What you need to know
- Aesthetics of Technology created a folding iPhone using the body of a Motorola Razr.
- The spindle of the Galaxy Z Flip 3 was initially used but its folded angle was far too sharp from the iPhone's screen to handle without damage.
- While the device was functional in the end, the iOS software is where everything falls flat as it is not optimized for a folded setting.
Android phone makers have been coming with foldable devices for quite a while and a few curious bodies brought that same innovation to the iPhone — kind of.
The intellectual minds of Aesthetics of Technology posted a video of how they took a regular iPhone and made it fold using the body of a Motorola Razr. Eyes have looked while minds have wondered about just when Apple will create a foldable iPhone. The video brings that fantasy to life — with a few bumps in the road, as well.
There were a few issues with the beginning process of creating this foldable iPhone for Aesthetics of Technology. The task was to dismantle the device and take its screen. There were a few layers they had to go through to ensure the screen would function properly not only with touch inputs but also with the entire device's processing system.
Where things get interesting when it comes down to the body of this experimental foldable. Aesthetics of Technology played around with the Galaxy Z Flip 3, however, that phone features a quick, sharp angle when it folds. There's very little spacing between the two screens when it's in its most compact form. From their tests and the fact that the iPhone screen they stripped from the body isn't exactly made for folding, they concluded that the form factor wouldn't work.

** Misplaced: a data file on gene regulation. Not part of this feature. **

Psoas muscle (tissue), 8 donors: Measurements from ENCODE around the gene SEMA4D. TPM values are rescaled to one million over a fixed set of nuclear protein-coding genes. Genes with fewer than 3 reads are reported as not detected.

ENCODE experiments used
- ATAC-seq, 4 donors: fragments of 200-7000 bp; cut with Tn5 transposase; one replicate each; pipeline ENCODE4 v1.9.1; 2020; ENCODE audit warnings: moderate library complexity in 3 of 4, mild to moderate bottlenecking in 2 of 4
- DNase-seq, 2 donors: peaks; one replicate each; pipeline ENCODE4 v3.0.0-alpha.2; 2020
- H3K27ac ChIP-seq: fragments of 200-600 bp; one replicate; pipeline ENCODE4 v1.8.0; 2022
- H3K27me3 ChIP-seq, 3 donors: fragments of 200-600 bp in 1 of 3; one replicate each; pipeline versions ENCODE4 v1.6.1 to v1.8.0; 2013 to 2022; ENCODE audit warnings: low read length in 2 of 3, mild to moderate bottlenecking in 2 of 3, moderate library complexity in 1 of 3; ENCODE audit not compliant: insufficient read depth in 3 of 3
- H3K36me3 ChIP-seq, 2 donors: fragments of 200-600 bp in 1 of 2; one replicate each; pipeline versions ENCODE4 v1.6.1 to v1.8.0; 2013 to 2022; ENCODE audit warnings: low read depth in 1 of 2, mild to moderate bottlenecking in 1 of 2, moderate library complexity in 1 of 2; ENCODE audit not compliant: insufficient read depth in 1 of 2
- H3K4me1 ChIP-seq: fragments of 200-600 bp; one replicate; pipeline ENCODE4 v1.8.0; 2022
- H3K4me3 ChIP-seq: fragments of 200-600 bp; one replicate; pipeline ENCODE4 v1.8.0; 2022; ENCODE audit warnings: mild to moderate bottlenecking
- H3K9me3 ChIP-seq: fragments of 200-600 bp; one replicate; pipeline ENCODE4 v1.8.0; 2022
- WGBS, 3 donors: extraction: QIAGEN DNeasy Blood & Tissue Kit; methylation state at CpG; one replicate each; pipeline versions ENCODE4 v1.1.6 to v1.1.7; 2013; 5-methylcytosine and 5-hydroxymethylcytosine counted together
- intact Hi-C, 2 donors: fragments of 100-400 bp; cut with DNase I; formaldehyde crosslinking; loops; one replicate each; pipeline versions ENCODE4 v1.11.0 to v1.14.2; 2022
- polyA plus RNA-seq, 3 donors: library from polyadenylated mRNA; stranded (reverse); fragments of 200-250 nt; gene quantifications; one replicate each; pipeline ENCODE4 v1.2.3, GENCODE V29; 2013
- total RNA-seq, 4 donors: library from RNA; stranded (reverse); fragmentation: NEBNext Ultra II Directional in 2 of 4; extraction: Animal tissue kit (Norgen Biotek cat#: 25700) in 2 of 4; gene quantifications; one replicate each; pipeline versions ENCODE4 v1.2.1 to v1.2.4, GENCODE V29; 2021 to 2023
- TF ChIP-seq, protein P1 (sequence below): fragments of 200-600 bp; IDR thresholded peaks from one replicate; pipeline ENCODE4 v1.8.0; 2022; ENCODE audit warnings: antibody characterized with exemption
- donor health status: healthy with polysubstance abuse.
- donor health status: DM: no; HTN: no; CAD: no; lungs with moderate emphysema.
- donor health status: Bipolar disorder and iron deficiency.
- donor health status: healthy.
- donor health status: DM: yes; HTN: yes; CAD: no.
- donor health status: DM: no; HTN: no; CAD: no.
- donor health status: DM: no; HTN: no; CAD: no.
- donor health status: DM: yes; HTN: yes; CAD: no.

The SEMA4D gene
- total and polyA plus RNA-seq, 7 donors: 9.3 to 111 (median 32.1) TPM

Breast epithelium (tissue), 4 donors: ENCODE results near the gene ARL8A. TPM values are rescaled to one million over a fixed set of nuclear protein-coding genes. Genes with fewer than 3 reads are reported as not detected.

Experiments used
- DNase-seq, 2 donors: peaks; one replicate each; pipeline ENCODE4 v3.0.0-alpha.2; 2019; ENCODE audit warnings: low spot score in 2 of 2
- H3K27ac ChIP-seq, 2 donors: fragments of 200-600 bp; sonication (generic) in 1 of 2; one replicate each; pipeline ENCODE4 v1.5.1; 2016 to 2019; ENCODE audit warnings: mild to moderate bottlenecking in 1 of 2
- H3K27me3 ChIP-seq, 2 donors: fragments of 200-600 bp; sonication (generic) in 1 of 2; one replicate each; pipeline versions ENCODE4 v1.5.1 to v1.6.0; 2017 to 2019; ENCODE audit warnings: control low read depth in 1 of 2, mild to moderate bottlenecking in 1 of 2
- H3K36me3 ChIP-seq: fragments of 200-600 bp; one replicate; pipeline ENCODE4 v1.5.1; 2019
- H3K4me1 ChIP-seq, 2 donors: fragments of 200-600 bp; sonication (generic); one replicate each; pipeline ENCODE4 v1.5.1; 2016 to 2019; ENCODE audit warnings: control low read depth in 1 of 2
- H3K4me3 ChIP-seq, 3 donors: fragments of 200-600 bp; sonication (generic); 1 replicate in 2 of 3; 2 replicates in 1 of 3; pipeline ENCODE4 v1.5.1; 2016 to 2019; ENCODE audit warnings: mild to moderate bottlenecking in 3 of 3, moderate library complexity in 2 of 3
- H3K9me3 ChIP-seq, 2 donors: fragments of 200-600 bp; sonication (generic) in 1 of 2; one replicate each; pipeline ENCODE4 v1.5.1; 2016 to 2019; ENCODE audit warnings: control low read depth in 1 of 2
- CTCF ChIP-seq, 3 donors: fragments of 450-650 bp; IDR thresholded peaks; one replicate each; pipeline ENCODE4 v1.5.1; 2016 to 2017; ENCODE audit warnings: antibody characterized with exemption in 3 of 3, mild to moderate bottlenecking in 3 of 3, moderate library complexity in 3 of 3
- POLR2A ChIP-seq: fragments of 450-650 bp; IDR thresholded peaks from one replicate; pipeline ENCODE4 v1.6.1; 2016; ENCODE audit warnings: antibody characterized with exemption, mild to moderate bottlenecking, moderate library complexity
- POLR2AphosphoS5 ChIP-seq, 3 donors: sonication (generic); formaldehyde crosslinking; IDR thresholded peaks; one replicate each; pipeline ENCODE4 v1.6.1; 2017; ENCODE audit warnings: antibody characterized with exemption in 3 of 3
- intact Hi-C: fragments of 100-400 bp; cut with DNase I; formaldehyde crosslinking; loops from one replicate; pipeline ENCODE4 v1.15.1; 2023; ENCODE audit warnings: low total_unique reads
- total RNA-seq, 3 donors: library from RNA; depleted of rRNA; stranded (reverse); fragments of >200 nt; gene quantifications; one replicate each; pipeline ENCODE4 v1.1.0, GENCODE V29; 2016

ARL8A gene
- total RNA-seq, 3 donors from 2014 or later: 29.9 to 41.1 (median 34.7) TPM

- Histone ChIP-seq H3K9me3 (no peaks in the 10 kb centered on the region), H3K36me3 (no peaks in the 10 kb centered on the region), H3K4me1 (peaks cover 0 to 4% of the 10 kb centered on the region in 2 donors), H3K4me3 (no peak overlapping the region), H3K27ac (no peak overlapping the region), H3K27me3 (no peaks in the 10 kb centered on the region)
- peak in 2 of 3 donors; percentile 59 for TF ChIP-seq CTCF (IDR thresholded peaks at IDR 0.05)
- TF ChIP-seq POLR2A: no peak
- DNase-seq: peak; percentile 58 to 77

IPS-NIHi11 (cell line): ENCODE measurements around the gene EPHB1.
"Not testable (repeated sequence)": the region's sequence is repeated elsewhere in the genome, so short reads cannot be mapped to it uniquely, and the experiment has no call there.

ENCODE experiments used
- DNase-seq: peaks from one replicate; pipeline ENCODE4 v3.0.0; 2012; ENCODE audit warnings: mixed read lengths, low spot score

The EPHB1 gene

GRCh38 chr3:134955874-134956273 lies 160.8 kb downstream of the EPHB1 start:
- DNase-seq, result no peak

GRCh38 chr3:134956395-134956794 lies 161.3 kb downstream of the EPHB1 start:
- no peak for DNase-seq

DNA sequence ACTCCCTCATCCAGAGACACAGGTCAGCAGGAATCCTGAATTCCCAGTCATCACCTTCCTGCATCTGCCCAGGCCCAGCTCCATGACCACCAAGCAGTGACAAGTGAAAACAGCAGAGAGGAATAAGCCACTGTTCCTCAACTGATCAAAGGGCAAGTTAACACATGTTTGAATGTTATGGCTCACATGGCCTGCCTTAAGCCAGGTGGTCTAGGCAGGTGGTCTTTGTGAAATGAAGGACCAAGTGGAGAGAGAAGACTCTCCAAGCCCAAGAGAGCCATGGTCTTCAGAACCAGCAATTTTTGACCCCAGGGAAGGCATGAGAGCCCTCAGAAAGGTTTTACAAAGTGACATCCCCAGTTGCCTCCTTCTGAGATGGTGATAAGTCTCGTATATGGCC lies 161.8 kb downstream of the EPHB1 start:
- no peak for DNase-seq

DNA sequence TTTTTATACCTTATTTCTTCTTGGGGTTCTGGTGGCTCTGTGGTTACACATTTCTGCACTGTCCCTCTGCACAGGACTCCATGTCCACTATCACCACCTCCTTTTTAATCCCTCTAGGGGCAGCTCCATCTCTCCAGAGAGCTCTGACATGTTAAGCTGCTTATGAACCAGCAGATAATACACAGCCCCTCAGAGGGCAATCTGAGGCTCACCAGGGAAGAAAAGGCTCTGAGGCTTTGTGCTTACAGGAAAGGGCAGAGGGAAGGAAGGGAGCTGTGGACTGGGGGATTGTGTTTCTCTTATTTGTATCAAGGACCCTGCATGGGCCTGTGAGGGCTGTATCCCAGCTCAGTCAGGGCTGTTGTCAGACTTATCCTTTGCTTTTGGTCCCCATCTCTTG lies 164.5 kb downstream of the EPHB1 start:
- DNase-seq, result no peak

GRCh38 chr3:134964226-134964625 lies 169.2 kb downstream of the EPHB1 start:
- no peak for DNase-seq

In stepped the Motorola Razr, which features a much more forgiving spindle and a much wider angle when the device folds. Since the iPhone's screen would end up separating under a sharper degree, the Razr's wider 7 mm gap when folded worked better for the project.
The crew then went on to go about fitting in the battery along with finding a motherboard to operate the device.
In the end, Aesthetics of Technology's folding iPhone was indeed functional but came with some issues, as well. The most glaring of these issues was how Apple would need to recreate its iOS to function in a folded setting. Elements on this experimental build looked quite odd since the software is made for a vertical screen. Using the camera app is quite different than using it on the Z Flip 3 or the latest Galaxy Z Flip 4 where each screen takes its own portion of the app, displaying what the lens sees at the top with its controls beneath it.
There is definitely some potential there for Apple to pursue its Android competitors in creating a foldable phone. The only question is will that be before or after the Google Fold makes its debut?
Nickolas is always excited about tech and getting his hands on it. Writing for him can vary from delivering the latest tech story to scribbling in his journal. When Nickolas isn't hitting a story, he's often grinding away at a game or chilling with a book in his hand.
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